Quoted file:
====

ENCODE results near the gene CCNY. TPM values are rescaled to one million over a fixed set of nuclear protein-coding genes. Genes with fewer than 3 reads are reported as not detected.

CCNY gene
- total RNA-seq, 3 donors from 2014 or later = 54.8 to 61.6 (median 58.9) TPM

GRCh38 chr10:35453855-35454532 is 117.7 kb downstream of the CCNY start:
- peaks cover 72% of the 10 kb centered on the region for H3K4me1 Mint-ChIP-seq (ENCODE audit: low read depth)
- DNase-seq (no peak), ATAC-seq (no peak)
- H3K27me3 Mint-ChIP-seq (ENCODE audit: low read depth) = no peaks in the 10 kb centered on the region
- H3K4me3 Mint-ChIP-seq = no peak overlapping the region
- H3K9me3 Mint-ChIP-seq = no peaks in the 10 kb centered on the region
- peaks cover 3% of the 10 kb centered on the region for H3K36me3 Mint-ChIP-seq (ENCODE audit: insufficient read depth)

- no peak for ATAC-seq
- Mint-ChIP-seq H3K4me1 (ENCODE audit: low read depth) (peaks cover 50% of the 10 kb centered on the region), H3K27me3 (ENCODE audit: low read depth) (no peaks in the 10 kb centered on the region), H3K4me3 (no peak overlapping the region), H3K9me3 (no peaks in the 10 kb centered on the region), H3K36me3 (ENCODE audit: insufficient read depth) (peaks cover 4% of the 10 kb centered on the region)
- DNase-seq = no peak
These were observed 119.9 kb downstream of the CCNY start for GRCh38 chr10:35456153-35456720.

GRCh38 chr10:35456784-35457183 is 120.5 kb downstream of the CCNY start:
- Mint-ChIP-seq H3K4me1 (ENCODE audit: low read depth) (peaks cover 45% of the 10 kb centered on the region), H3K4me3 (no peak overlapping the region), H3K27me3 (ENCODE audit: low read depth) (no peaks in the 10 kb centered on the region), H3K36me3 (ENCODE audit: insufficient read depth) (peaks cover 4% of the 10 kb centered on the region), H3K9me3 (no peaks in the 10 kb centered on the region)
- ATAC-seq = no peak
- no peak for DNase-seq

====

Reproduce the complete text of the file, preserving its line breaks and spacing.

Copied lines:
ENCODE results near the gene CCNY. TPM values are rescaled to one million over a fixed set of nuclear protein-coding genes. Genes with fewer than 3 reads are reported as not detected.

CCNY gene
- total RNA-seq, 3 donors from 2014 or later = 54.8 to 61.6 (median 58.9) TPM

GRCh38 chr10:35453855-35454532 is 117.7 kb downstream of the CCNY start:
- peaks cover 72% of the 10 kb centered on the region for H3K4me1 Mint-ChIP-seq (ENCODE audit: low read depth)
- DNase-seq (no peak), ATAC-seq (no peak)
- H3K27me3 Mint-ChIP-seq (ENCODE audit: low read depth) = no peaks in the 10 kb centered on the region
- H3K4me3 Mint-ChIP-seq = no peak overlapping the region
- H3K9me3 Mint-ChIP-seq = no peaks in the 10 kb centered on the region
- peaks cover 3% of the 10 kb centered on the region for H3K36me3 Mint-ChIP-seq (ENCODE audit: insufficient read depth)

- no peak for ATAC-seq
- Mint-ChIP-seq H3K4me1 (ENCODE audit: low read depth) (peaks cover 50% of the 10 kb centered on the region), H3K27me3 (ENCODE audit: low read depth) (no peaks in the 10 kb centered on the region), H3K4me3 (no peak overlapping the region), H3K9me3 (no peaks in the 10 kb centered on the region), H3K36me3 (ENCODE audit: insufficient read depth) (peaks cover 4% of the 10 kb centered on the region)
- DNase-seq = no peak
These were observed 119.9 kb downstream of the CCNY start for GRCh38 chr10:35456153-35456720.

GRCh38 chr10:35456784-35457183 is 120.5 kb downstream of the CCNY start:
- Mint-ChIP-seq H3K4me1 (ENCODE audit: low read depth) (peaks cover 45% of the 10 kb centered on the region), H3K4me3 (no peak overlapping the region), H3K27me3 (ENCODE audit: low read depth) (no peaks in the 10 kb centered on the region), H3K36me3 (ENCODE audit: insufficient read depth) (peaks cover 4% of the 10 kb centered on the region), H3K9me3 (no peaks in the 10 kb centered on the region)
- ATAC-seq = no peak
- no peak for DNase-seq